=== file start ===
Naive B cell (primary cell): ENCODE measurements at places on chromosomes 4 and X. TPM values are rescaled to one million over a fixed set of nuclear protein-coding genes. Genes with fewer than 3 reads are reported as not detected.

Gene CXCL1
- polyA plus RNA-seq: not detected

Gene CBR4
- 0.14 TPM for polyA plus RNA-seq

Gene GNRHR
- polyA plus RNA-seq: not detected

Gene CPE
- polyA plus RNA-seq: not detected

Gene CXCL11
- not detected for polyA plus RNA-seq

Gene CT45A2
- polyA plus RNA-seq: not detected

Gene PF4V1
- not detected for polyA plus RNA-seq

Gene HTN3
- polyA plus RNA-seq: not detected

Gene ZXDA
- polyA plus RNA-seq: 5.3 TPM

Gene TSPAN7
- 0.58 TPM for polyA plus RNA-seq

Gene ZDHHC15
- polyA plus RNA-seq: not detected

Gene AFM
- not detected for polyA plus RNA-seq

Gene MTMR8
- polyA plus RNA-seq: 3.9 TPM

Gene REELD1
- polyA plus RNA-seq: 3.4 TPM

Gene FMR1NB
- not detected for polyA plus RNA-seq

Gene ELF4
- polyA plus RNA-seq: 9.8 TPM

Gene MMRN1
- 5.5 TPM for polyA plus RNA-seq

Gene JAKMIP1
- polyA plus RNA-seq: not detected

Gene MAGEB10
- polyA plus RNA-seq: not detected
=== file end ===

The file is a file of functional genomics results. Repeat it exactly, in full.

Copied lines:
Naive B cell (primary cell): ENCODE measurements at places on chromosomes 4 and X. TPM values are rescaled to one million over a fixed set of nuclear protein-coding genes. Genes with fewer than 3 reads are reported as not detected.

Gene CXCL1
- polyA plus RNA-seq: not detected

Gene CBR4
- 0.14 TPM for polyA plus RNA-seq

Gene GNRHR
- polyA plus RNA-seq: not detected

Gene CPE
- polyA plus RNA-seq: not detected

Gene CXCL11
- not detected for polyA plus RNA-seq

Gene CT45A2
- polyA plus RNA-seq: not detected

Gene PF4V1
- not detected for polyA plus RNA-seq

Gene HTN3
- polyA plus RNA-seq: not detected

Gene ZXDA
- polyA plus RNA-seq: 5.3 TPM

Gene TSPAN7
- 0.58 TPM for polyA plus RNA-seq

Gene ZDHHC15
- polyA plus RNA-seq: not detected

Gene AFM
- not detected for polyA plus RNA-seq

Gene MTMR8
- polyA plus RNA-seq: 3.9 TPM

Gene REELD1
- polyA plus RNA-seq: 3.4 TPM

Gene FMR1NB
- not detected for polyA plus RNA-seq

Gene ELF4
- polyA plus RNA-seq: 9.8 TPM

Gene MMRN1
- 5.5 TPM for polyA plus RNA-seq

Gene JAKMIP1
- polyA plus RNA-seq: not detected

Gene MAGEB10
- polyA plus RNA-seq: not detected